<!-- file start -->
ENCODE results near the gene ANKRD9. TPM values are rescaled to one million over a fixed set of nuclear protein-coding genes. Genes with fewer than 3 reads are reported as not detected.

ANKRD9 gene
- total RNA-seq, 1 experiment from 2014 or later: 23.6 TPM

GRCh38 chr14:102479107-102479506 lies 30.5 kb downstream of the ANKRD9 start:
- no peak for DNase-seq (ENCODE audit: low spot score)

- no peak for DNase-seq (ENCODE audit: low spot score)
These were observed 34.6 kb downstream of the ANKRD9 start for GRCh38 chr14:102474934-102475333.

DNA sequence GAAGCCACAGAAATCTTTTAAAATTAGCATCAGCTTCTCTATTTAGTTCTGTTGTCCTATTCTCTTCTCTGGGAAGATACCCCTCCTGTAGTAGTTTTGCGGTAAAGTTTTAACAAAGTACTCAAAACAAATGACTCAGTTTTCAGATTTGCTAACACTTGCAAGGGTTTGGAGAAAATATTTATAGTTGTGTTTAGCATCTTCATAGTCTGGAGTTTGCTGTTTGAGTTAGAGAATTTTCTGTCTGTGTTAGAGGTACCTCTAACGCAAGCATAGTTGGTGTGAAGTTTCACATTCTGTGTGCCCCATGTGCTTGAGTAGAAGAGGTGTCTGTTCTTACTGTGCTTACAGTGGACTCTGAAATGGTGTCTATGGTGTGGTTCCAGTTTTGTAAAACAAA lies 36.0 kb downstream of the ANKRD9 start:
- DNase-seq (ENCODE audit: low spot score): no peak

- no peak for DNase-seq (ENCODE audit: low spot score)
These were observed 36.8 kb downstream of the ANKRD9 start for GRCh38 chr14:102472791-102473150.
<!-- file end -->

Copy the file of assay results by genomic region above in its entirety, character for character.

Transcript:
ENCODE results near the gene ANKRD9. TPM values are rescaled to one million over a fixed set of nuclear protein-coding genes. Genes with fewer than 3 reads are reported as not detected.

ANKRD9 gene
- total RNA-seq, 1 experiment from 2014 or later: 23.6 TPM

GRCh38 chr14:102479107-102479506 lies 30.5 kb downstream of the ANKRD9 start:
- no peak for DNase-seq (ENCODE audit: low spot score)

- no peak for DNase-seq (ENCODE audit: low spot score)
These were observed 34.6 kb downstream of the ANKRD9 start for GRCh38 chr14:102474934-102475333.

DNA sequence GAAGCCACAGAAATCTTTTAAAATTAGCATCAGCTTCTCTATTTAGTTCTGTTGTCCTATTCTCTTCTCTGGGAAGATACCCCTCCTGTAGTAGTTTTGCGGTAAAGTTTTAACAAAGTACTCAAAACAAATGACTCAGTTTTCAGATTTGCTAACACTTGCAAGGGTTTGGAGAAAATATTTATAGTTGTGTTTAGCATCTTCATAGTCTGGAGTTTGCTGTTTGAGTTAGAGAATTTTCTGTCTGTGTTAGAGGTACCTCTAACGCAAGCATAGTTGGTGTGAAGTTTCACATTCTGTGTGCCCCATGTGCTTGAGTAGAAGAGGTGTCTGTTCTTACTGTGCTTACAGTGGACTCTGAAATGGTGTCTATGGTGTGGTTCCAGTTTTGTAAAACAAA lies 36.0 kb downstream of the ANKRD9 start:
- DNase-seq (ENCODE audit: low spot score): no peak

- no peak for DNase-seq (ENCODE audit: low spot score)
These were observed 36.8 kb downstream of the ANKRD9 start for GRCh38 chr14:102472791-102473150.